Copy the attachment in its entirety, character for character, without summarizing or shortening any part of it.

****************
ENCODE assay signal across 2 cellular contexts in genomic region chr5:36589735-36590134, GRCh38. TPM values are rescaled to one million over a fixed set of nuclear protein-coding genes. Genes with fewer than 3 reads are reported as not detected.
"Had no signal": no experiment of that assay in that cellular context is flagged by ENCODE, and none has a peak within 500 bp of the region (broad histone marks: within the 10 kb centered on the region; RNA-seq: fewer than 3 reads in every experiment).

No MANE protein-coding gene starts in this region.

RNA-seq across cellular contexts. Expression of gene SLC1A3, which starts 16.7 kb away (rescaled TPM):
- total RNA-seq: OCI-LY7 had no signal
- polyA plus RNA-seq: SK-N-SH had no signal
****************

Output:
ENCODE assay signal across 2 cellular contexts in genomic region chr5:36589735-36590134, GRCh38. TPM values are rescaled to one million over a fixed set of nuclear protein-coding genes. Genes with fewer than 3 reads are reported as not detected.
"Had no signal": no experiment of that assay in that cellular context is flagged by ENCODE, and none has a peak within 500 bp of the region (broad histone marks: within the 10 kb centered on the region; RNA-seq: fewer than 3 reads in every experiment).

No MANE protein-coding gene starts in this region.

RNA-seq across cellular contexts. Expression of gene SLC1A3, which starts 16.7 kb away (rescaled TPM):
- total RNA-seq: OCI-LY7 had no signal
- polyA plus RNA-seq: SK-N-SH had no signal